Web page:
Dawn chief executive Stephen Connelly. Photo: Nicholas Rama
Pretoria - Distribution and Warehousing Network (Dawn) has given notice that it intends to appeal a Competition Tribunal ruling that the group engaged in a market allocation arrangement with Sangio Pipe.

The tribunal has not yet determined any financial penalty for the Competition Act contravention, but confirmed a hearing would be held relating to the remedies to be imposed on the companies.

But the listed manufacturer and distributor of plumbing and hardware brands said yesterday that after consulting its legal advisers, it had decided to appeal the tribunal's decision once the penalty had been determined.

Dawn added that penalties in such cases were usually determined as a percentage of affected turnover and was usually that related to the market allocation arrangement in question.

The company said Dawn acquired the remaining 51 percent of Sangio in June 2014 and disclosed in its published financial statement that the latter's turnover in that year was R363 million.

“The ultimate penalty will be judged across a number of variables and parameters that are in the judgment of the Competition Tribunal.

"Once the appeal proceedings have been finalised, Dawn will advise shareholders of the tribunal's ruling in this regard,” it said.

The tribunal's decision follows the Competition Commission alleging that Dawn, through its subsidiaries DPI Plastics and Ubuntu Plastics, and Sangio Pipes had entered into a market division agreement.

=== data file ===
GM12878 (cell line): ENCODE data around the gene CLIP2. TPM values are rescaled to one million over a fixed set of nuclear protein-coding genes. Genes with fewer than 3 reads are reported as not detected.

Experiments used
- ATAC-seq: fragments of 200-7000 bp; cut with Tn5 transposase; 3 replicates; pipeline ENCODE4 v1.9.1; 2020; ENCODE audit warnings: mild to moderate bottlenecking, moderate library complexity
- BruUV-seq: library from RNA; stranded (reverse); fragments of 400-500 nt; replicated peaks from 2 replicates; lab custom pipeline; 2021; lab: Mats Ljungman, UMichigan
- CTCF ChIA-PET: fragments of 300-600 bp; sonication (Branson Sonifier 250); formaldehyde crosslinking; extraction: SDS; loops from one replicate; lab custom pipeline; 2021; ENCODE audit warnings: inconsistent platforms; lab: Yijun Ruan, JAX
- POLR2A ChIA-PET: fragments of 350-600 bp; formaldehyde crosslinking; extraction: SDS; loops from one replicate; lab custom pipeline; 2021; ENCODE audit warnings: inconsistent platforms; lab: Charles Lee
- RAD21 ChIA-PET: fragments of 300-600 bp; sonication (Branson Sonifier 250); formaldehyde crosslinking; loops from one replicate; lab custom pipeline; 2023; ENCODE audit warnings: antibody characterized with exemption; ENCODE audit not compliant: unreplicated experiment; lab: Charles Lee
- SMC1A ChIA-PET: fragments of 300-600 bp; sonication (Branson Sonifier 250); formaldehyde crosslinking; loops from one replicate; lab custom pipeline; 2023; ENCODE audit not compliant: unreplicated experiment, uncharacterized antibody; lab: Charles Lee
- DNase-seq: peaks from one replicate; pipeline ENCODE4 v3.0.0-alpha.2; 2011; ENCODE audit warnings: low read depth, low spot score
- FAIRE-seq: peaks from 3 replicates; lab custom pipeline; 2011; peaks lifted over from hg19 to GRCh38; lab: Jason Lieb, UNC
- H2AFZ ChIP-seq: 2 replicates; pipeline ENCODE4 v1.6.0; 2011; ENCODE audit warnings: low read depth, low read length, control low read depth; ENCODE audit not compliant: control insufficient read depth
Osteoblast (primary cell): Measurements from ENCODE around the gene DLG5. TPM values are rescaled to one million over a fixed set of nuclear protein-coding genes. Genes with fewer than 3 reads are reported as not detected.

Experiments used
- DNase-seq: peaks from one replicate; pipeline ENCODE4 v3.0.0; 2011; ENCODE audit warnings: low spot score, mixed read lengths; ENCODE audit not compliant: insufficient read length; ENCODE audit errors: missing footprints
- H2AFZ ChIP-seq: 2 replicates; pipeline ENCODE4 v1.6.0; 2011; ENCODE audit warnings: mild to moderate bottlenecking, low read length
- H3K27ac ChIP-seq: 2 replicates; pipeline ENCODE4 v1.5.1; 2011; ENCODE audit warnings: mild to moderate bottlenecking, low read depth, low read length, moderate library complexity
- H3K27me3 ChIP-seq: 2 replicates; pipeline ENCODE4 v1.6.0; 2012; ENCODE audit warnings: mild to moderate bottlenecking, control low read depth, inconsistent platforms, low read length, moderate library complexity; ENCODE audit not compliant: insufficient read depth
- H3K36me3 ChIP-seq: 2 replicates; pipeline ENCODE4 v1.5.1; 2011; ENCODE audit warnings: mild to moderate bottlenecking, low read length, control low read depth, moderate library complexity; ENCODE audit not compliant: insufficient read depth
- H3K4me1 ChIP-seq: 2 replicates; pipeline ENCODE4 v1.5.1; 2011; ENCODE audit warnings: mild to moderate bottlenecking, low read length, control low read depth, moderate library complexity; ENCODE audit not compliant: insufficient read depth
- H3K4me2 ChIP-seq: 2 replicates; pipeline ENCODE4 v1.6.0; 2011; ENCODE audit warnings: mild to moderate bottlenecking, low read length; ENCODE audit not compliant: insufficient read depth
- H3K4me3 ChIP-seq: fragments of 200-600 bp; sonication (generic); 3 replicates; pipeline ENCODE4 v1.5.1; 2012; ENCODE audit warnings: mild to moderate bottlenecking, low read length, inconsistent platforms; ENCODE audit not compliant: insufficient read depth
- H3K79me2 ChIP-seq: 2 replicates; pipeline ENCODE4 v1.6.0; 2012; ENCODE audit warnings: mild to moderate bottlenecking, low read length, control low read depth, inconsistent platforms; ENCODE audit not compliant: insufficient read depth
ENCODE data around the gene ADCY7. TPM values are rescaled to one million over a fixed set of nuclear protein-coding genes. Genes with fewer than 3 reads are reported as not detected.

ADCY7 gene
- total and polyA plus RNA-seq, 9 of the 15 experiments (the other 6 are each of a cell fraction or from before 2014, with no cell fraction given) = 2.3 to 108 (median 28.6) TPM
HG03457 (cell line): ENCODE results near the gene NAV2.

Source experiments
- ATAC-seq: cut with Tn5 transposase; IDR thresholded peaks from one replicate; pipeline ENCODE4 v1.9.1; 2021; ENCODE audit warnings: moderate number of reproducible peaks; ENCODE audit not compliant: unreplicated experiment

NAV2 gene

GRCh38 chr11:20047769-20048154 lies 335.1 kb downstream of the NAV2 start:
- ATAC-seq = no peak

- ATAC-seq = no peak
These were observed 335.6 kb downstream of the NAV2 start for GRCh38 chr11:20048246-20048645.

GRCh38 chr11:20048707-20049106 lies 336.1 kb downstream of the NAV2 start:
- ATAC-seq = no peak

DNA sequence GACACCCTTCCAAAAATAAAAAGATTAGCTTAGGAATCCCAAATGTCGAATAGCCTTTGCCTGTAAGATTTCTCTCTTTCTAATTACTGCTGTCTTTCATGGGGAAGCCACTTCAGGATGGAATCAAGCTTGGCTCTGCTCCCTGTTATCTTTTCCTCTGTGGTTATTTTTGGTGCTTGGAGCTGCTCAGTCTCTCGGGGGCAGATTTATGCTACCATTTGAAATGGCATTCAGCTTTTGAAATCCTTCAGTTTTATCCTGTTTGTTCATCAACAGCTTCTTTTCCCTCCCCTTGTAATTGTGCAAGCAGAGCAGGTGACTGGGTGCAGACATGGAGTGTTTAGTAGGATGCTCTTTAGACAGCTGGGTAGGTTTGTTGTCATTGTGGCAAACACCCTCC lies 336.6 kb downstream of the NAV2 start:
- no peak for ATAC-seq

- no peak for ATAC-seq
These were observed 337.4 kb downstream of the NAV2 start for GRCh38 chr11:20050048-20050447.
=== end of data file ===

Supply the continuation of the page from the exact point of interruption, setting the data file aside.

In terms of this agreement, DPI Plastics and Ubuntu Plastics allegedly agreed not to compete with Sangio Pipes in the high density polyethylene (HDPE) pipes market.

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The alleged contravention of the Competition Act was discovered by the commission in 2014 when it was asked to approve a merger between Dawn and Sangio that would have resulted in Dawn acquiring the entire shareholding in Sangio.

Dawn had already acquired a 49percent stake in Sangio but had failed to notify the commission about that transaction.

The undertaking not to compete was believed to have formed part of a shareholder agreement entered into in 2007 between Dawn and Sangio.

The commission referred the case to the tribunal in May 2015 for adjudication and it was heard by the tribunal last year.

Sipho Ngwema, a spokesperson for the commission, said the the commission welcomed the tribunal’s finding that a shareholders’ agreement between Dawn and Sangio had the effect of dividing the market for the manufacture of regular HDPE pipes in contravention of the Competition Act.


In its decision, the tribunal said it was apparent that Dawn undertook not to manufacture HDPE piping for as long as it or its associates held shares in Sangio.

Dawn also undertook to procure all its HDPE piping from Sangio, it said.

During a tribunal hearing in July last year, David Unterhalter, counsel for the Dawn and Sangio, objected to the commission’s use as evidence of a competitiveness report compiled by the respondents for the merger proceedings at the commission.

Unterhalter said it was agreed at a pre-hearing of the case that the matter would be decided on the affidavits of the parties.

However, Tembeka Ngcukaitobi, counsel for the commission, said the competitiveness report was a central part of the commission's case and the facts in the report must be common cause.

The tribunal panel hearing the case granted the commission's application to admit the competitiveness report.